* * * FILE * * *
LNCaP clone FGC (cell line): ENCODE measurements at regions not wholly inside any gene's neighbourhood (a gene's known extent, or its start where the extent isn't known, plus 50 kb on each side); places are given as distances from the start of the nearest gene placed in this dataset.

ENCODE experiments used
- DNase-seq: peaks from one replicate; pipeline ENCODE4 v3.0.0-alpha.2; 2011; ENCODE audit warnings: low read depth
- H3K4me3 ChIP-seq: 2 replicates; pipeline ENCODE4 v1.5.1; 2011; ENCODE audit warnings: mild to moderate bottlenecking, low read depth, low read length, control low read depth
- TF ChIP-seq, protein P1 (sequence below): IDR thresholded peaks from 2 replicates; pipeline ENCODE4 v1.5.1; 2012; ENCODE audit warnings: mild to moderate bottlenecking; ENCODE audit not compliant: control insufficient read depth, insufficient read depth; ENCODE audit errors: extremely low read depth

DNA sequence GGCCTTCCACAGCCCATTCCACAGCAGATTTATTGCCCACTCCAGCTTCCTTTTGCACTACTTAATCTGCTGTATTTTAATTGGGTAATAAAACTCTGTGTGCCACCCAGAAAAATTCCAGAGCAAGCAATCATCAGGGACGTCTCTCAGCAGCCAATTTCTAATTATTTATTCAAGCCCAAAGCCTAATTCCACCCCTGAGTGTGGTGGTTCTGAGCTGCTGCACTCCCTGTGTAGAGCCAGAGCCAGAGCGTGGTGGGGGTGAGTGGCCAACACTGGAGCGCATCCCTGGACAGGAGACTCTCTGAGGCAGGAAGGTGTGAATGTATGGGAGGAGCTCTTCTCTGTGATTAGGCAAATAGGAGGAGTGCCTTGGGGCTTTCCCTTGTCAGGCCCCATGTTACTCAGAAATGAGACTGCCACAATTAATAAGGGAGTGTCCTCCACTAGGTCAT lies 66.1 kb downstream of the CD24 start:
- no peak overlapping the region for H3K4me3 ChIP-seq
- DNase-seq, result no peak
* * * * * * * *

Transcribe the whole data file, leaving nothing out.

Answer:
LNCaP clone FGC (cell line): ENCODE measurements at regions not wholly inside any gene's neighbourhood (a gene's known extent, or its start where the extent isn't known, plus 50 kb on each side); places are given as distances from the start of the nearest gene placed in this dataset.

ENCODE experiments used
- DNase-seq: peaks from one replicate; pipeline ENCODE4 v3.0.0-alpha.2; 2011; ENCODE audit warnings: low read depth
- H3K4me3 ChIP-seq: 2 replicates; pipeline ENCODE4 v1.5.1; 2011; ENCODE audit warnings: mild to moderate bottlenecking, low read depth, low read length, control low read depth
- TF ChIP-seq, protein P1 (sequence below): IDR thresholded peaks from 2 replicates; pipeline ENCODE4 v1.5.1; 2012; ENCODE audit warnings: mild to moderate bottlenecking; ENCODE audit not compliant: control insufficient read depth, insufficient read depth; ENCODE audit errors: extremely low read depth

DNA sequence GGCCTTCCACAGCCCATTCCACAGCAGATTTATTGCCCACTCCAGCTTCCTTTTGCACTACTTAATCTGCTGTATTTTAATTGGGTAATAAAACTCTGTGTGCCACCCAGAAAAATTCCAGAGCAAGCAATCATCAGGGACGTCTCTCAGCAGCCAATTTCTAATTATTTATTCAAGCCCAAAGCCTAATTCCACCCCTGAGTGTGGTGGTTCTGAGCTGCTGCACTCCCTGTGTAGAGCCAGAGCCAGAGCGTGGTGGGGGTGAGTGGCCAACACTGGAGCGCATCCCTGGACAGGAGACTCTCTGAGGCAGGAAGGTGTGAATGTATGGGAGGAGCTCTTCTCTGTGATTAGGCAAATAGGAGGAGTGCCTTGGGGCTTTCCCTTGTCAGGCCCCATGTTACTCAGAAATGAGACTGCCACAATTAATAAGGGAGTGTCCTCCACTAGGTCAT lies 66.1 kb downstream of the CD24 start:
- no peak overlapping the region for H3K4me3 ChIP-seq
- DNase-seq, result no peak